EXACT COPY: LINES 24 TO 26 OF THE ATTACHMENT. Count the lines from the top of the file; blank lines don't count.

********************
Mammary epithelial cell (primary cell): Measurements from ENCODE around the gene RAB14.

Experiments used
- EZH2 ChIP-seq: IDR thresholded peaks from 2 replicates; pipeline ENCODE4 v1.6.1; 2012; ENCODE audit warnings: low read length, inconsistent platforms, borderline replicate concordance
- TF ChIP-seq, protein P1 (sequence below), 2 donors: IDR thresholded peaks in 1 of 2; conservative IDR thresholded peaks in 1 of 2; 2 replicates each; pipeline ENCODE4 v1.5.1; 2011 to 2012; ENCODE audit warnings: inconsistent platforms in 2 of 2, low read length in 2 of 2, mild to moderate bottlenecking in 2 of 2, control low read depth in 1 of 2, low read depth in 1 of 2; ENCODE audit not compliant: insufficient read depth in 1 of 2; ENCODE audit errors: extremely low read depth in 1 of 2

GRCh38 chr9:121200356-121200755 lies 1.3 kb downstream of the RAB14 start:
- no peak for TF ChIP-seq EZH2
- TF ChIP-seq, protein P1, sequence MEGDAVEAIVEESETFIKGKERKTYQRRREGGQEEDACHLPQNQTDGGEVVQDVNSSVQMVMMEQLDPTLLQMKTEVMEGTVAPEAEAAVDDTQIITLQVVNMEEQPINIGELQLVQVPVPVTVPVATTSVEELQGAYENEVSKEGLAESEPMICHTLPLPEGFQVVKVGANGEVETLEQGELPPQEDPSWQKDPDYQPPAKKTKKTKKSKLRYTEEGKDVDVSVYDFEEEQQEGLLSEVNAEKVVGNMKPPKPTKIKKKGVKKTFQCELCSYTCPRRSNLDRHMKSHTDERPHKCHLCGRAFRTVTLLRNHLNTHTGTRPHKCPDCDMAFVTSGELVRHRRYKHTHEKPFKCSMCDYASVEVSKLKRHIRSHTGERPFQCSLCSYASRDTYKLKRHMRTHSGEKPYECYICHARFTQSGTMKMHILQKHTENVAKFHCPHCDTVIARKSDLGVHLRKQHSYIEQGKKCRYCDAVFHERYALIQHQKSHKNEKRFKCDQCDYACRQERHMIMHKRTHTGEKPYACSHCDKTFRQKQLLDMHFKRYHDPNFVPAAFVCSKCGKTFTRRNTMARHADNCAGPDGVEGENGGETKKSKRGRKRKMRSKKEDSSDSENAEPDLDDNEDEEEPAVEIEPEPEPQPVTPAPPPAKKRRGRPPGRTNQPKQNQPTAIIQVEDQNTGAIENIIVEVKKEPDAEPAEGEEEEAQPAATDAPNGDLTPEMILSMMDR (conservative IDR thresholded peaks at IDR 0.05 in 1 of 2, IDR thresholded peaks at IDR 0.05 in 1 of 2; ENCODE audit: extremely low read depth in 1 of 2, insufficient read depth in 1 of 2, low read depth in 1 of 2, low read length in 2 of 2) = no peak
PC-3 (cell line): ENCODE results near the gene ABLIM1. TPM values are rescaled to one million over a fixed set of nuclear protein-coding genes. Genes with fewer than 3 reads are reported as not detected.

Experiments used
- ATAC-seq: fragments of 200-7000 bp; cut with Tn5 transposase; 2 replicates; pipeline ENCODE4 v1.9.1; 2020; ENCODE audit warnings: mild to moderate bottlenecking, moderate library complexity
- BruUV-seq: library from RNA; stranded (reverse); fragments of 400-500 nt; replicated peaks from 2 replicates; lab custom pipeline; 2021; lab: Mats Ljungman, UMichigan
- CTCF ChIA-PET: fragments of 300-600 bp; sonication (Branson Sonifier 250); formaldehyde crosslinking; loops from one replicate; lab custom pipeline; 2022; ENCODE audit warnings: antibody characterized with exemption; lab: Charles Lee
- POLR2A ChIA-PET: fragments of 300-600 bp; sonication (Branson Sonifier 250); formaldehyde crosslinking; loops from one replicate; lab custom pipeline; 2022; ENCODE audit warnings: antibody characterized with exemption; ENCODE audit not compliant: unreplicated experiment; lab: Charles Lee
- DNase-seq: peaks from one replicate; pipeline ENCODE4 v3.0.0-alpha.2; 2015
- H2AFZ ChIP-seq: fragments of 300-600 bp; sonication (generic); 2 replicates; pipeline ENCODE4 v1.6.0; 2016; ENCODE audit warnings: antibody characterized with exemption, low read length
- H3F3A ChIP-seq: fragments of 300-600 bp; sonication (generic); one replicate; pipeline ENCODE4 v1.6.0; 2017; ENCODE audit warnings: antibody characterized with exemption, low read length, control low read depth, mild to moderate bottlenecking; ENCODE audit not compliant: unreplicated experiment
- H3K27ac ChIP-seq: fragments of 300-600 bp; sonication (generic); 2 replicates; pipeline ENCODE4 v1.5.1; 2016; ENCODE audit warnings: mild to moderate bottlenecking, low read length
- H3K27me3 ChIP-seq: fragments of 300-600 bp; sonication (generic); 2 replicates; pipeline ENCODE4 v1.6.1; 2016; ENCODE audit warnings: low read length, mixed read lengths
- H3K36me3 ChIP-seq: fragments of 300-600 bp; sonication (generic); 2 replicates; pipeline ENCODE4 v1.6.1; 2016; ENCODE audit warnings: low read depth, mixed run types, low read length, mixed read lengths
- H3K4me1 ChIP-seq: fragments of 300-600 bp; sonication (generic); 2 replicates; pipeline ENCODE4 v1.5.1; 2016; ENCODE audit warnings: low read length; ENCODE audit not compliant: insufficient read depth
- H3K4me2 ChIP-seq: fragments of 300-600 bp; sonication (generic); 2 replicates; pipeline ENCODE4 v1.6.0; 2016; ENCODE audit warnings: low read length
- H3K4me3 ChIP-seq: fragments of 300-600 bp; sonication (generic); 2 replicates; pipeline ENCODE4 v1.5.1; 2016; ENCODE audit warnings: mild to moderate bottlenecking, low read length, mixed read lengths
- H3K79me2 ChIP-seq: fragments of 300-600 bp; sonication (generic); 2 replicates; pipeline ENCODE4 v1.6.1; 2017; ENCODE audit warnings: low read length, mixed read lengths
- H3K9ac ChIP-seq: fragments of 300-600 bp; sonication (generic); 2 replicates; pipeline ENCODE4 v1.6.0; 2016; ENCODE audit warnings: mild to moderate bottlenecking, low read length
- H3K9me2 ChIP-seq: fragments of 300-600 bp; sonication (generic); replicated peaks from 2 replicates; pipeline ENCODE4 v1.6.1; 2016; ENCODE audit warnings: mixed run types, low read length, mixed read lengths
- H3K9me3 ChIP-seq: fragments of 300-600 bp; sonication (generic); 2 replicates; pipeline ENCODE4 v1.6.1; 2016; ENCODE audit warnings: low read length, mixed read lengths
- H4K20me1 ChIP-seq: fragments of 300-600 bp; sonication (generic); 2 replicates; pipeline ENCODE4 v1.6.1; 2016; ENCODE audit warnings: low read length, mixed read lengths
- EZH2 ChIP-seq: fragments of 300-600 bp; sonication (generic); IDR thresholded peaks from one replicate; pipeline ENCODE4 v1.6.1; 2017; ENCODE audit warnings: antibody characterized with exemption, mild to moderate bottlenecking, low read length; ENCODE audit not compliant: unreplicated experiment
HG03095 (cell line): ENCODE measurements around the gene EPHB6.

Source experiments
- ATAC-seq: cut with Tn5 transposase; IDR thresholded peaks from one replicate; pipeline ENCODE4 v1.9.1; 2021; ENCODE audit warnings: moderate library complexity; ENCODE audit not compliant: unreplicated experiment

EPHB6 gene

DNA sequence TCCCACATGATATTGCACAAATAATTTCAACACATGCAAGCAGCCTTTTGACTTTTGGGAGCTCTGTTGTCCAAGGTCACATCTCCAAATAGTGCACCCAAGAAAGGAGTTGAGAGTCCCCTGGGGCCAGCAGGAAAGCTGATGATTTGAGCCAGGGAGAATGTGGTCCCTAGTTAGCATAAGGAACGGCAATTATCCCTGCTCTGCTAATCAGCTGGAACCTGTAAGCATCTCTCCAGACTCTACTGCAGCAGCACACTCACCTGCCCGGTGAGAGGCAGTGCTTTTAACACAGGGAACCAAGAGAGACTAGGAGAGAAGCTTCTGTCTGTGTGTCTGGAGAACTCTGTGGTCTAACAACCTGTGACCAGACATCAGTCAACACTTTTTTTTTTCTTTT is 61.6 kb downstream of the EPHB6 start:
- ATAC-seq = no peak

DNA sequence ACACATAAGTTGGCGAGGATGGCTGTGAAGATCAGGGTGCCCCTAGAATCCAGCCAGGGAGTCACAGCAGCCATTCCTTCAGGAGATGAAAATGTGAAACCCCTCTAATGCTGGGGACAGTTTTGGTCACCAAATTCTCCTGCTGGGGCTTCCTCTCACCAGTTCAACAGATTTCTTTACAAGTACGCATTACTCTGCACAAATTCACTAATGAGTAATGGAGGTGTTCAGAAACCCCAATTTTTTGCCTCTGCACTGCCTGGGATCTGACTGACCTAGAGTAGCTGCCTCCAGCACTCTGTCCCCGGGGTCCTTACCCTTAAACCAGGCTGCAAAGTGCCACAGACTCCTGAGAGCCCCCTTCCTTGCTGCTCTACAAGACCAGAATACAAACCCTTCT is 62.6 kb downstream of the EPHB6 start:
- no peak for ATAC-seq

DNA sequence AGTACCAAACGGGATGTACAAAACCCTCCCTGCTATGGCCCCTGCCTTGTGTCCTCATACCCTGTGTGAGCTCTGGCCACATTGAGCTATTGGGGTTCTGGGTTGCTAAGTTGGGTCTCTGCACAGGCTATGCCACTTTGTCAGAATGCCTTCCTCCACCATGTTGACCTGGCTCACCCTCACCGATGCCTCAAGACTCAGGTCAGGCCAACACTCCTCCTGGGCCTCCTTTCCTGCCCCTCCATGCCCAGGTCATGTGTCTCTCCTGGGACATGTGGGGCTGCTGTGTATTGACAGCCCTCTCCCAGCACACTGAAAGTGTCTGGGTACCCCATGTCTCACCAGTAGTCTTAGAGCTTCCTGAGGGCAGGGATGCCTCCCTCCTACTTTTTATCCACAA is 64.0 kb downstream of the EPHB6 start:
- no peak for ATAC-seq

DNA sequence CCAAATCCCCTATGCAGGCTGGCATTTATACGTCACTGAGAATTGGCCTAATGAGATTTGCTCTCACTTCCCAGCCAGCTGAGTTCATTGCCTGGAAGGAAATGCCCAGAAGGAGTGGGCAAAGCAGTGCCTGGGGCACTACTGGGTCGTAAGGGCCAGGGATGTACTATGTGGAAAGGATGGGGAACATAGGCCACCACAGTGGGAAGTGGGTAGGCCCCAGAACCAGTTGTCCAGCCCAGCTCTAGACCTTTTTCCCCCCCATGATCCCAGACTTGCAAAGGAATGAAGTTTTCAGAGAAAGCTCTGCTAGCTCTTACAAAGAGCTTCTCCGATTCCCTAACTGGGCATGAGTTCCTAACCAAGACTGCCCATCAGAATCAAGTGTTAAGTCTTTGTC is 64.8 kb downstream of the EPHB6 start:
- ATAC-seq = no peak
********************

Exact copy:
- H3K9ac ChIP-seq: fragments of 300-600 bp; sonication (generic); 2 replicates; pipeline ENCODE4 v1.6.0; 2016; ENCODE audit warnings: mild to moderate bottlenecking, low read length
- H3K9me2 ChIP-seq: fragments of 300-600 bp; sonication (generic); replicated peaks from 2 replicates; pipeline ENCODE4 v1.6.1; 2016; ENCODE audit warnings: mixed run types, low read length, mixed read lengths
- H3K9me3 ChIP-seq: fragments of 300-600 bp; sonication (generic); 2 replicates; pipeline ENCODE4 v1.6.1; 2016; ENCODE audit warnings: low read length, mixed read lengths